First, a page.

Keywords: Non-Accelerating Inflation Rate of Unemployment; NAIRU
    JEL: E32 E31 E24
    Date: 2010–10–25
  17. By: Luciana Barbosa; Sónia Costa
    Abstract: This paper aims to identify the determinants behind the different evolution of sovereign bond yields in euro area countries for the period of the current crisis. Up to the time of the collapse of Lehman Brothers, global risk premium was the main driver of spreads. Afterwards, the relevance of idiosyncratic factors increased. Although liquidity premiums played a larger role in the months following September 2008, as the financial crisis spilled over into a strongly deteriorating macroeconomic environment, the importance of country credit risk factors increased. In the first five months of 2010, heterogeneity in sovereign credit risk premiums and a further increase in global risk aversion were, to a large extent, the determining factors behind the evolution of spreads.
    JEL: E43 G12 G15
    Date: 2010
  18. By: Matthias Neuenkirch (Philipps University Marburg);
    Abstract: In this paper, we study the influence of central bank transparency and informal central bank communication on the money market adjustment process between two interest rate decisions. The sample covers nine major central banks for the period from January 1999 to July 2007. We find, first, that both transparency and communication facilitate understanding upcoming interest rate decisions. Second, transparency, as measured by various subcategories of the Eijffinger and Geraats (2006) index, leads to better anticipation of monetary policy. Provision of information on (unanticipated) macroeconomic disturbances and explicit prioritization of central bank objectives are the most important of these subcategories. Finally, there is no unique optimal design for central banks as (i) a very high degree of transparency, (ii) frequent communication on an informal basis, (iii) gradualism in target rate changes, or (iv) a high frequency of interest rate decisions all contribute to sound understanding regarding future interest rate decisions.
    Keywords: Central Bank Communication, Central Bank Transparency, Financial Market Expectations, Interest Rate Decision, Monetary Policy, Money Market
    JEL: E52 E58
    Date: 2010
  19. By: Ali Dib
    Abstract: The author develops a dynamic stochastic general-equilibrium model with an active banking sector, a financial accelerator, and financial frictions in the interbank and bank capital markets. He investigates the importance of banking sector frictions on business cycle fluctuations and assesses the role of a regulatory capital requirement in propagating the effects of shocks in the real economy. Bank capital is introduced to satisfy the regulatory capital requirement, and serves as collateral for borrowing in the interbank market. Financial frictions are introduced by assuming asymmetric information between lenders and borrowers that creates moral hazard and adverse selection problems in the interbank and bank capital markets, respectively. Highly leveraged banks are vulnerable and therefore pay higher costs when raising funds. The author finds that financial frictions in the interbank and bank capital markets amplify and propagate the effects of shocks; however, the capital requirement attenuates the real impacts of aggregate shocks (including financial shocks), reduces macroeconomic volatilities, and stabilizes the economy.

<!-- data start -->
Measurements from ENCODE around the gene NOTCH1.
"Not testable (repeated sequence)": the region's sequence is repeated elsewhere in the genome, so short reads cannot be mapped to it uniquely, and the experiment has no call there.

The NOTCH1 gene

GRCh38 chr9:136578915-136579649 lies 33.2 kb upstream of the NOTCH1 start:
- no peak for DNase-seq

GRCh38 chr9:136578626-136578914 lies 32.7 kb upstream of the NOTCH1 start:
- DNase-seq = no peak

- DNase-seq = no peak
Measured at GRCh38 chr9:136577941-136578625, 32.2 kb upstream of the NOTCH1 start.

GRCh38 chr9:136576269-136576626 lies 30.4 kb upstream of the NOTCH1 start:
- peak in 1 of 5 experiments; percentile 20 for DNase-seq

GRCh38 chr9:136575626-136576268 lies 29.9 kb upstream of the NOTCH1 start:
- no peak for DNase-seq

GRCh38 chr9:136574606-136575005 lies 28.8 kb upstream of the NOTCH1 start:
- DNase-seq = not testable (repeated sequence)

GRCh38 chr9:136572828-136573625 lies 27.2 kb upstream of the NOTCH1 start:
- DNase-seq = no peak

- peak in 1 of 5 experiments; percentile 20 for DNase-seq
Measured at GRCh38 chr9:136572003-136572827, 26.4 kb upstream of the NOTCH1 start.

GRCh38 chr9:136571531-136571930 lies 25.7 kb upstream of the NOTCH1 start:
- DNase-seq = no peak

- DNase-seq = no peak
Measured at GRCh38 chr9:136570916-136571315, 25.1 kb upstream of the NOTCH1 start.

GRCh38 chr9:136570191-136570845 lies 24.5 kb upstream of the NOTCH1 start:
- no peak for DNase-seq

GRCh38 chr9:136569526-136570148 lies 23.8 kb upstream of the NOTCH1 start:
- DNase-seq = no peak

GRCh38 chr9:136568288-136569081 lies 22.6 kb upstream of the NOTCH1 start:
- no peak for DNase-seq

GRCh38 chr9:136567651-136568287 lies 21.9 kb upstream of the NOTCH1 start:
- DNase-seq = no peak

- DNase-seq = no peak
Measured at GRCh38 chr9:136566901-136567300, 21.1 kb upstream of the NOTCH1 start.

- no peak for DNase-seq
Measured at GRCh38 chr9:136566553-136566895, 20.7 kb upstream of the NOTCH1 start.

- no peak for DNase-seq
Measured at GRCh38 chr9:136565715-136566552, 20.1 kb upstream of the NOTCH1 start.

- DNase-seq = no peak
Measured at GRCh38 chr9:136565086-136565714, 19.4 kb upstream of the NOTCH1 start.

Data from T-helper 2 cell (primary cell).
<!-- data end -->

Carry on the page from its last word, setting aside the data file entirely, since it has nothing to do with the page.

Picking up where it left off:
Keywords: Economic models; Business fluctuations and cycles; Financial markets; Financial stability
    JEL: E32 E44 G1
    Date: 2010
  20. By: Isabel Horta Correia
    Abstract: <br>The decline of capital taxation is associated with efficiency gains.<br>We show that, when agents are heterogeneous, equity concerns can change the policy recommendation driven by efficiency. Given the empirical evidence on the roots of heterogeneity inside each country, either in developing or developed economies, the elimination of capital taxation would lead always to a decline in inequality and to an increase of welfare of the poorest, in a small open economy acting unilaterally. On the contrary for a group of open economies following the same policy, the opposite occurs: with the elimination of capital taxation inequality worsens and it hurts the poorest of each country. Therefore globalization can be important to support a positive tax on capital.
    JEL: D63 E62 F42
    Date: 2010
  21. By: Lambertini, Luisa; Mendicino, Caterina; Punzi, Maria Teresa